The mapping techniques can perform tissue characterisation quantitatively without the need for contrast agents. T1 mapping provides a novel way to quantitatively evaluate diffuse interstitial fibrosis of the myocardium. Increased native T1 mapping is useful for detecting acute myocardial pathologies, such as oedema, infarction, and sub-acute cardiomyopathies, such as cardiac amyloidosis and hypertrophic cardiomyopathy. Newly developed T2 mapping sequences can detect and myocardial oedema, including myocarditis and myocardial infarction.
CMR also offers the promise of radiation-free imaging of the coronary arteries with or without the administration of a contrast agent, providing information with respect to luminal stenosis, plaque burden, high-risk plaque characteristics, and disease activity. CMR has the potential to provide a multi-parametric assessment of different heart diseases incorporating key information related to function, perfusion, tissue characterisation and coronary arteries.
ESR: In what ways has the specialty changed since you started? And where do you see the most important developments in the next ten years? Is artificial intelligence already having an impact on cardiac imaging?
YW: The most important developments of cardiac imaging over the next decade could be artificial intelligence, which will be integrated into our traditional imaging modalities and transform our existing medical practice into an intelligent model of diagnosis and treatment.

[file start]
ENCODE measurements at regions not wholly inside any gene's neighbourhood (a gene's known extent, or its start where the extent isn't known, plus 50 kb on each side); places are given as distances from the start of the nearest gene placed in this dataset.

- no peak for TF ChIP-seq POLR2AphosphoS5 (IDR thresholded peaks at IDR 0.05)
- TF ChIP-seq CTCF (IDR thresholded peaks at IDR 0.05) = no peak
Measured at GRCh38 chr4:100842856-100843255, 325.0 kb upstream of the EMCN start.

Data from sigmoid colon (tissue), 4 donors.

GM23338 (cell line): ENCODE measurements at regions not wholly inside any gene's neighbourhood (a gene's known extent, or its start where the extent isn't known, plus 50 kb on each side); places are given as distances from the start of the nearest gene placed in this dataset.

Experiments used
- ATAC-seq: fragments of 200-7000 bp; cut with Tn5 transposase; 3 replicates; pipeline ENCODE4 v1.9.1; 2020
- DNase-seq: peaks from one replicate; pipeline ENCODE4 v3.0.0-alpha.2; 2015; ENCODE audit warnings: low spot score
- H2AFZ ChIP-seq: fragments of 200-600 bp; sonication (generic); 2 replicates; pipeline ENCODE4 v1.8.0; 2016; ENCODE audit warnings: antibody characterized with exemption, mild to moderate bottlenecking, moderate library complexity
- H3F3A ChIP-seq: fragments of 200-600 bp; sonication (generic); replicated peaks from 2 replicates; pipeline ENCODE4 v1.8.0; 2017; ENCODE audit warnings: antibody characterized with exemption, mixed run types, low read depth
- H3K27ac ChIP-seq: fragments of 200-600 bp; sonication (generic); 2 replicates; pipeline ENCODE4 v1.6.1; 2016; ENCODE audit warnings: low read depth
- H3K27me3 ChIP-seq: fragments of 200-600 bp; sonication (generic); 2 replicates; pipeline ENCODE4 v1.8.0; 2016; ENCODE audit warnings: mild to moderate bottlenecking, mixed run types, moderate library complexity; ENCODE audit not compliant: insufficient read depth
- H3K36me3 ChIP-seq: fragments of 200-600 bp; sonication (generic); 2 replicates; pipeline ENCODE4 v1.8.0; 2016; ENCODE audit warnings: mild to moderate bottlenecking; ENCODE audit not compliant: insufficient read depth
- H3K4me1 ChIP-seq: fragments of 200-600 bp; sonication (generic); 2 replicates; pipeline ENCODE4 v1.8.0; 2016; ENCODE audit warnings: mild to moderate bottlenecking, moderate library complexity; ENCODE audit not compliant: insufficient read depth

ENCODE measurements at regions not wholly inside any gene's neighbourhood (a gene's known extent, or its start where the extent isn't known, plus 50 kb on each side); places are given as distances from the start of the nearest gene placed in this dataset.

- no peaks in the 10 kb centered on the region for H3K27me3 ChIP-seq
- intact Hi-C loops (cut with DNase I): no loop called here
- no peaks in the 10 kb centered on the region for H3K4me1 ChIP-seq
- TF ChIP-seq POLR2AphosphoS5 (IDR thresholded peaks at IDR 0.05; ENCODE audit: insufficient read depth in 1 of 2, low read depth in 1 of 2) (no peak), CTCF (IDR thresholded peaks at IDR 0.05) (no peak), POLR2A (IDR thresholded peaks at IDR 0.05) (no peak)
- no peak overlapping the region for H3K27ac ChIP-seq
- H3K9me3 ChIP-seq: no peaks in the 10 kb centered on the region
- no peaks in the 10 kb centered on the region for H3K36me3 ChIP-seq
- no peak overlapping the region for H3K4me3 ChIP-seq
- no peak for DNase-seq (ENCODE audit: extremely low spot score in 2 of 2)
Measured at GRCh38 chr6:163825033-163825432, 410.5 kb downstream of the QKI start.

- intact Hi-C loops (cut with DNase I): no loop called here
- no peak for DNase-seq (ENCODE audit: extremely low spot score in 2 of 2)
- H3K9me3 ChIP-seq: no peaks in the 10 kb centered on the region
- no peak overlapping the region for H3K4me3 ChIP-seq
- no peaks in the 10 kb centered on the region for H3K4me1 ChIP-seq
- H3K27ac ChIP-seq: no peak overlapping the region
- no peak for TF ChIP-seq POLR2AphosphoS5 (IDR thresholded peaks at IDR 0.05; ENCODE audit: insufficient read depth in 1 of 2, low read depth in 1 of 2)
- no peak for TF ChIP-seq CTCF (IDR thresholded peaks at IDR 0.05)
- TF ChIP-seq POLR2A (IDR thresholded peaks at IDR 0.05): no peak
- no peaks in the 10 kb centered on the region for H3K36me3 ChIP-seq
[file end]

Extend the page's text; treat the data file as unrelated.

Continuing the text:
Along with the flourishing of artificial intelligence, we can see that a plurality of multicentre research works have already been launched to investigate the diagnostic performance and feasibility of automatic artificial intelligence imaging diagnosis. It can be predicted that in the upcoming future, the clinical demand-based big data analysis-radiomics is very likely to be the future of cardiac imaging, which is conducive to preoperative assessment, treatment plan, risk stratification of major adverse cardiac events and prognostic analysis. This will possibly save us from time-consuming and simple repetitive work.
Professor Yining Wang is a cardiac radiologist at the Department of Radiology, Peking Union Medical College Hospital (PUMC), Dong Cheng district, Beijing, China. She is also Professor of Radiology and PhD supervisor at PUMC, where she obtained her medical degree and specialised in radiology. Her specialty is cardiac imaging and molecular imaging using CT to study coronary diseases, MRI to differentiate cardiomyopathy, and MR and fluorescence imaging to monitor the distribution and homing of the stem cells. Professor Wang is a corresponding member of the European Society of Radiology and a member of the Radiological Society of North America. She is a reviewer for the Chinese Journal of Radiology and a member of the Molecular Imaging Committee of the Biophysical Society of China. She has received multiple awards for her work and has published over 80 publications in journals, books and book chapters.